Bitcoin stuck in 2-day rut at $7,300, as analysts ponder mining sea change

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Updated: 03 December 2019

Cyber Monday has come and gone. Equity markets took a dive today on poor manufacturing data in the U.S. and the fear that China trade talks are languishing. Bitcoin, on the other hand, had one of its most boring days ever, tracking so close to $7,300 for a 48-hour time span that you had to refresh your screen to be sure you really saw what you saw. The Internet seemed to plod along, as well, perhaps due to traffic on this online shopping day of days. To counter the boredom, analysts began looking for things to worry about and zeroed in on a new theory related to Bitcoin mining.

Before getting into what’s new on the mining front, the ambivalence that pervaded the analyst community yesterday seemed to hang like a cloud for an extended period of time. Neither camp, whether the optimists or the pessimists, was willing to give up any hard won ground, choosing rather to stick by their opinions from the weekend. If there was any movement in the narrative, it was only from the prophets of doom that insisted that technical analysis theory favors signals from longer timeframes.

I recall longer timeframe signals were more creditable due to less “noise”, but the offset was that longer timeframes were “laggards” – the influence of current price behavior was muted. Weekly and monthly charts definitely look bearish, and it would take an inordinate amount of time to turn those “supertankers” of the chart world around on a dime. Hourly and 4-Hour charts can be too hectic, as well, which leaves us with the old tried and true Daily chart to get happy about:

This “dual” chart, courtesy of CoinDesk, illustrates a few nuances in different timeframes that will at least be closer to current market action in their various depictions. The hourly presentation does look grim, until the last 48 hours where you can spot a glimmer of a positive slope. The lack of volume, however, spoils the party. The upward slope is more visible on the Daily chart, as is the MACD Histogram moving into green territory. Do these positive signs outweigh the bearish signals of weekly and monthly charts? This seeming contradiction between the “long and the short of it” will soon be resolved.

The folks over at Forbes, however, are sending up warning flares about a new paper, co-authored by Michael Dubrovsky, cofounder of the nonprofit foundation PoWx, Marshall Ball from Columbia University in New York, and Bogdan Penkovsky of the University of Paris-Saclay in France. It has been estimated that Bitcoin mining consumes as much electricity as Switzerland. These fellows purport that a sea change could occur if miners switched to “photonic-chips, optical computers, and a revised encryption protocol, called HeavyHash”.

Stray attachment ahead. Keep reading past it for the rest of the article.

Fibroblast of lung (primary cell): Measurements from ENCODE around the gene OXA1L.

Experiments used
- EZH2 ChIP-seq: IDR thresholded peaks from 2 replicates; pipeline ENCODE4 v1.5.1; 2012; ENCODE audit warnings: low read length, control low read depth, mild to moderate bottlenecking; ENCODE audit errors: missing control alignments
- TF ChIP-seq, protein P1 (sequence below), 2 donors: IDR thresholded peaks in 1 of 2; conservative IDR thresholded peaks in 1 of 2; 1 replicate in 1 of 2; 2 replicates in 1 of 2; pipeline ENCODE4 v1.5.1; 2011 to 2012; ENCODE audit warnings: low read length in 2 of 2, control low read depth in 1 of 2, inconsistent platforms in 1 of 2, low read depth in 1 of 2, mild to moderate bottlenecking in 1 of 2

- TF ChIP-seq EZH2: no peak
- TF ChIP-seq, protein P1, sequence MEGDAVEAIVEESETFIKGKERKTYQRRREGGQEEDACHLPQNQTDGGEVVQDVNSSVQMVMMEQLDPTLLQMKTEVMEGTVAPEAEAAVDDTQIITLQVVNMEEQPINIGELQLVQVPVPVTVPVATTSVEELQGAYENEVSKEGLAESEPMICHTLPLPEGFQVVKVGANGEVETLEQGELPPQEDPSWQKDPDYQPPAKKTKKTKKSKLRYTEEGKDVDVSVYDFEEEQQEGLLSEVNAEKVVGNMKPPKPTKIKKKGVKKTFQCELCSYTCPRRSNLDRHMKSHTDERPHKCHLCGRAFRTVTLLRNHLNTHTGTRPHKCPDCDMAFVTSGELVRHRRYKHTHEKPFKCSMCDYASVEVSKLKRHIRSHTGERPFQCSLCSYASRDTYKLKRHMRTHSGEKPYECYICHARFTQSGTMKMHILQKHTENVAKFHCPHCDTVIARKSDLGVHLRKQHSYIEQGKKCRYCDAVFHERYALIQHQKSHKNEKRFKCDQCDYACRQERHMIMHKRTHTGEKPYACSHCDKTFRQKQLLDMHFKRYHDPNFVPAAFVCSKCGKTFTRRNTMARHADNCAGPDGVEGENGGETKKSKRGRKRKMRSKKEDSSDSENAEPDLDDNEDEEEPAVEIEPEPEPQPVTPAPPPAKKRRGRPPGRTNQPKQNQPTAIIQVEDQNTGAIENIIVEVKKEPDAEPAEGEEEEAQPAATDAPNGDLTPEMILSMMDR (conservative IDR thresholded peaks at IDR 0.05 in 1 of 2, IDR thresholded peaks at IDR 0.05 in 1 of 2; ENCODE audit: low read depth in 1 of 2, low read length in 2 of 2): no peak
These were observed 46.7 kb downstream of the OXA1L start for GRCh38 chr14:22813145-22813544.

The researchers argue that Bitcoin’s power hungry “proof of work” mining process   should morph into what they call an “optic proof of work” scenario: “Heavy reliance on electricity has created scalability issues, environmental concerns, and systemic risks for bitcoin. Mining efforts have concentrated in areas with low electricity costs, creating single points of failure. Although proof of work security properties rely on imposing a trivially verifiable economic cost on miners, there is no fundamental reason for it to consist primarily of electricity cost.”

The authors contend that there has been “rapid growth and improvement in silicon photonics over the last two decades”. These technological advances in their view could easily “eliminate energy as the primary cost of mining”. In this perfect world, environmentalists might actually rally behind the digital revolution rather than protest its very existence. Miners could then focus on hardware and a much lower breakeven point with respect to operating expenses and potential reward revenues.

There are some that hear this new “argument” and conclude that lower mining financial breakevens imply a lower Bitcoin price. Hashrate totals may undergo a change, as well, especially regarding their ability to influence Bitcoin prices. How low are these “pessimists” suggesting as a new bottom for Bitcoin? They look to last year and predict that $3,000 might be the new floor that must be revisited.

At this stage, analysts are chasing ghosts in the shadows. Photonic chips are very much like quantum computers – great ideas, but it will take time before deliverables come down the production lines and make inroads into the status quo. In fact, photonic chips, powered by light instead of electricity, are at the heart of quantum computers, suggesting a synergism that might require twice the time from design to real life solutions.

As for Bitcoin’s new bottom, George McDonaugh, managing director of publicly listed bitcoin, cryptocurrency, and blockchain investment firm KR1, shared these thoughts with Forbes: “We essentially went from $5,000 dollars to $13,500 in 3 months and now, like the swing of a pendulum, the market wants to know where the bottom is again. In my opinion we are in the early stages of a bull market, you'll see that the bottom this time around is much higher than $5,000. We will find higher lows all the way back to all-time highs.” The consensus at this moment is that $6,850 might be this new bottom.